China’s NSSF eyes move into infrastructure

The $287 billion state pension reportedly plans to invest in both state- and privately-backed infrastructure projects, as it boosts its alternatives exposure.
China’s NSSF eyes move into infrastructure

China’s National Social Security Fund (NSSF) aims to allocate to state- and privately backed infrastructure, in a bid to broaden its investment scope and boost returns. It is reportedly likely to do so via upcoming industrial, equity-based investment funds and may also make direct and co-investments.

The Rmb1.59trillion ($287 billion) state pension can not only obtain higher yields and a steady income from such assets, as compared to traditional investmen, but state-controlled infrastructure projects are also relatively low-risk, said Red Pulse, a Shanghai-based market intelligence firm, in a note.

The central government and NSSF are in talks about how the fund can invest in infrastructure projects, said Zhang Yong, vice-minister of the National Development and Reform Commission, quoted by local media. 

NSSF might allocate to industrial equity investment funds, which the government has encouraged domestic banks and insurance companies to launch to expand the investment scope of mainland asset owners. China's State Council issued a document last month asking banks, insurers and other domestic institutions to support infrastructure projects via debt, equity, asset-backed securities and other instruments.  

Zhang reportedly said NSSF would focus on investing in new technology industries, which will be targets for some of the planned industrial funds, to help finance development in those sectors. 

NSSF is also exploring the possibility of making direct investments in infrastructure, he added.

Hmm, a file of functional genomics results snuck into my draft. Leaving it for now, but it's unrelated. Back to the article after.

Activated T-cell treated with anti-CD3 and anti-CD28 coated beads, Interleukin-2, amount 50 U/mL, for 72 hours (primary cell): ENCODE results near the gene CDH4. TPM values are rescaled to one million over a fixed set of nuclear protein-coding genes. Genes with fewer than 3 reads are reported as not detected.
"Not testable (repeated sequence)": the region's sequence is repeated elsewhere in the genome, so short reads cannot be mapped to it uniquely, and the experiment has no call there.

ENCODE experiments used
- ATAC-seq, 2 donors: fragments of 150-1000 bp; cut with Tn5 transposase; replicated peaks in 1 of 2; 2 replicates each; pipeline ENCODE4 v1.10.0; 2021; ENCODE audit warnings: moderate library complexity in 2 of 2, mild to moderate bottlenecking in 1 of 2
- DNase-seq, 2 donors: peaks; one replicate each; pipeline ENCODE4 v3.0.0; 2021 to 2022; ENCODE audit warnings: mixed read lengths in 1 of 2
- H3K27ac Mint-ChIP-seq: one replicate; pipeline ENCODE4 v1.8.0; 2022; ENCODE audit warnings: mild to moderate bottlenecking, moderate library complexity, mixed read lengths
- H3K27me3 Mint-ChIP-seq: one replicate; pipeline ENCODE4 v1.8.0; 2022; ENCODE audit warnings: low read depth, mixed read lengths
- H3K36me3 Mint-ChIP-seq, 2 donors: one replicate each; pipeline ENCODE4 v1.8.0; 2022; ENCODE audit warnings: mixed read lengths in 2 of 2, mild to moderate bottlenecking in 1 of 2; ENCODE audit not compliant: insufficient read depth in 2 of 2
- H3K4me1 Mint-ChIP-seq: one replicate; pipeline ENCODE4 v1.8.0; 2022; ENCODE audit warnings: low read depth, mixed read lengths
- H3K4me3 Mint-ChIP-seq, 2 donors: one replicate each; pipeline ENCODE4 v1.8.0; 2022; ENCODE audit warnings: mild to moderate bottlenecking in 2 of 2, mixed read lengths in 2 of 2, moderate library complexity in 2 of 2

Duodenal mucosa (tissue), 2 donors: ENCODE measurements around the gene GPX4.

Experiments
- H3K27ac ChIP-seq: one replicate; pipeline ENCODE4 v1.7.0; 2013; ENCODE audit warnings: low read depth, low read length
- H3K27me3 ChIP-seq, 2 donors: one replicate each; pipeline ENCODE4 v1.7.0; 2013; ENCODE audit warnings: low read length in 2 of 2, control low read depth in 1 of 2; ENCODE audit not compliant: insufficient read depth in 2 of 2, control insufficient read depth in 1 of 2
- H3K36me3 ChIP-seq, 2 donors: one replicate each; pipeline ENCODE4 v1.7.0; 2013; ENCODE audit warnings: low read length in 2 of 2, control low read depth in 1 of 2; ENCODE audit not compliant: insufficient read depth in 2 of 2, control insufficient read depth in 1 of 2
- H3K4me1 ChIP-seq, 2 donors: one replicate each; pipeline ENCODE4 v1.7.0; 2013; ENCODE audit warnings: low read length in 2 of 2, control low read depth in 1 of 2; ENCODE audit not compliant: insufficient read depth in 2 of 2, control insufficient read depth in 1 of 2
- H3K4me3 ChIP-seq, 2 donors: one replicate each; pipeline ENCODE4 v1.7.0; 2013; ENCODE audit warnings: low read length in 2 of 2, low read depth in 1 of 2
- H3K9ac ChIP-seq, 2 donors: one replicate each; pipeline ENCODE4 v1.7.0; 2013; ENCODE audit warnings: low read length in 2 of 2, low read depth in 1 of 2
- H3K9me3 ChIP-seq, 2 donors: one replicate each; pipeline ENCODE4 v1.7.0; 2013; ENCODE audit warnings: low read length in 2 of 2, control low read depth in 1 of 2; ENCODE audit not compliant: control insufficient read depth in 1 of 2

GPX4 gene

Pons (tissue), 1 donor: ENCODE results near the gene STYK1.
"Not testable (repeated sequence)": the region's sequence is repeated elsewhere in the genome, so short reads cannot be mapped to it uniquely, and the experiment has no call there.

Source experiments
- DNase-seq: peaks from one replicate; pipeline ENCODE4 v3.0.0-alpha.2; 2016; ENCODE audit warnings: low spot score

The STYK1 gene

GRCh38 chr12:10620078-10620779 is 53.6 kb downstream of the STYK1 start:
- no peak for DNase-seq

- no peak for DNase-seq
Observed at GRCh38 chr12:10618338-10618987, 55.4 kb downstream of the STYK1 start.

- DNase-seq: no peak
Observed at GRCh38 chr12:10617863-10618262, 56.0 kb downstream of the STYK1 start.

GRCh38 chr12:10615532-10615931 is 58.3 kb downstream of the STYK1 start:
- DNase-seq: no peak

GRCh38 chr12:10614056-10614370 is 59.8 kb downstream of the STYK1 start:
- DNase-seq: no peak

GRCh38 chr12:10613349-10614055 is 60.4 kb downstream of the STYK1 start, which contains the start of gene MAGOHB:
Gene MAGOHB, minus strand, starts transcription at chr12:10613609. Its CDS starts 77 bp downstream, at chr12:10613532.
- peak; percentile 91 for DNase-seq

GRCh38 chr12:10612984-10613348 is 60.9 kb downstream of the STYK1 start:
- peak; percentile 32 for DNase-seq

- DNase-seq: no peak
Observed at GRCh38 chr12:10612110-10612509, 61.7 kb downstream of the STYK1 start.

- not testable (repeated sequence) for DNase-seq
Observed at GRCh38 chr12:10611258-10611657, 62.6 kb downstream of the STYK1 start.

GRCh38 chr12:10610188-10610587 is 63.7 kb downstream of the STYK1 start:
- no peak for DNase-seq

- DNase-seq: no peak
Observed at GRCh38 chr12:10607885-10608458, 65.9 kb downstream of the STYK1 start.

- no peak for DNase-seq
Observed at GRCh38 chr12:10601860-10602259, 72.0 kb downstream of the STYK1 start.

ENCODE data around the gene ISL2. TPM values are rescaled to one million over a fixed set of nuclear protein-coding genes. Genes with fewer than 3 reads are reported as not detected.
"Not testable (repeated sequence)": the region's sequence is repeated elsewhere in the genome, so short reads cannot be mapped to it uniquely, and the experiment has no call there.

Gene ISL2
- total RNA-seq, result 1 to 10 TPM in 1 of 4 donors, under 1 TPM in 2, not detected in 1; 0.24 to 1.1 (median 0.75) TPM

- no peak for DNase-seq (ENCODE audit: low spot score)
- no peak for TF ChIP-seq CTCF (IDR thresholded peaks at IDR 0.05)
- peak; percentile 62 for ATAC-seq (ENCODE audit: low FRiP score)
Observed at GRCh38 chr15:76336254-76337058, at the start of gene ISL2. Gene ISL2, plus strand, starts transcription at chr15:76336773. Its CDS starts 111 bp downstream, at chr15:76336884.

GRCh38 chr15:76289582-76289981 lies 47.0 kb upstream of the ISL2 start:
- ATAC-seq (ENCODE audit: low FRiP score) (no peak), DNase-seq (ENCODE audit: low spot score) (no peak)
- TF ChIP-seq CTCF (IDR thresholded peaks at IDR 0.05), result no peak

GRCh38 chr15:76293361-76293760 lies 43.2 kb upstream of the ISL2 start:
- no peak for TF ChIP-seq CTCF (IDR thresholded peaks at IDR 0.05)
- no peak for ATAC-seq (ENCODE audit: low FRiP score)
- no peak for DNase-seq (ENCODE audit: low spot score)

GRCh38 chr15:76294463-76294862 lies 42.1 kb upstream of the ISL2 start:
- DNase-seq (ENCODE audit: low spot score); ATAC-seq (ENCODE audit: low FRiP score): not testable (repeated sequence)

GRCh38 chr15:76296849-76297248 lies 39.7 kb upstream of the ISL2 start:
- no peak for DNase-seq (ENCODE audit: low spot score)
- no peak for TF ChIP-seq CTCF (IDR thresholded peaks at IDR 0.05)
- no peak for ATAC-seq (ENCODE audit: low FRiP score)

Infrastructure is becoming increasingly popular among Chinese asset owners. Morgan Stanley Infrastructure’s latest global fund, which closed at $3.6 billion in February, saw a big rise in flows from mainland institutions compared to its previous strategy. Chinese insurers now represent some of MSI’s biggest limited partners, Mark McLean, the firm’s Asia-Pacific head, told AsianInvestor.

Meanwhile, NSSF has been allocating more to private equity funds to enhance returns since making its first investments in such assets in 2012. The latest example is its May co-investment with the investment arm of Nanjing’s municipal government in the Rmb10 billion Jiangbei Infrastructure PE fund, which will finance a green project in the city. NSSF has a 40% stake in the PE fund.

NSSF vice chairman Wang Zhongmin said in February that it would allocate to private equity both directly and via funds, as it continues to raise its alternatives exposure, as reported.

The fund returned 15.14% in 2015, largely driven by its private equity exposure. It has not disclosed its allocation to PE funds, but it generated a Rmb3.4 billion return on its PE fund investments in 2015, a 158% rise from 2014, according to its annual report in June.

NSSF did not respond to requests for comment by press time. 

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